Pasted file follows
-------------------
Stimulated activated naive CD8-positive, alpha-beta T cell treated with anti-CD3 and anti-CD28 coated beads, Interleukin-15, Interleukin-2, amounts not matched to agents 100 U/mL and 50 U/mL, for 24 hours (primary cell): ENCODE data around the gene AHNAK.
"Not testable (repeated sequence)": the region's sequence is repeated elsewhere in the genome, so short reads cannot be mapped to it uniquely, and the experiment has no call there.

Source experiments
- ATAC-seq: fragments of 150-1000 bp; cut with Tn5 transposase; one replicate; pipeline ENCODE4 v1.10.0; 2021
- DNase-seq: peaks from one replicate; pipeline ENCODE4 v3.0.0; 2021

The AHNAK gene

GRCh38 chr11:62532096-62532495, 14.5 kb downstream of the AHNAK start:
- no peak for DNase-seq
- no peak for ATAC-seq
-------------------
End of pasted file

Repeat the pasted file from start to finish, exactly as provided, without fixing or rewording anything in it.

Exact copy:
Stimulated activated naive CD8-positive, alpha-beta T cell treated with anti-CD3 and anti-CD28 coated beads, Interleukin-15, Interleukin-2, amounts not matched to agents 100 U/mL and 50 U/mL, for 24 hours (primary cell): ENCODE data around the gene AHNAK.
"Not testable (repeated sequence)": the region's sequence is repeated elsewhere in the genome, so short reads cannot be mapped to it uniquely, and the experiment has no call there.

Source experiments
- ATAC-seq: fragments of 150-1000 bp; cut with Tn5 transposase; one replicate; pipeline ENCODE4 v1.10.0; 2021
- DNase-seq: peaks from one replicate; pipeline ENCODE4 v3.0.0; 2021

The AHNAK gene

GRCh38 chr11:62532096-62532495, 14.5 kb downstream of the AHNAK start:
- no peak for DNase-seq
- no peak for ATAC-seq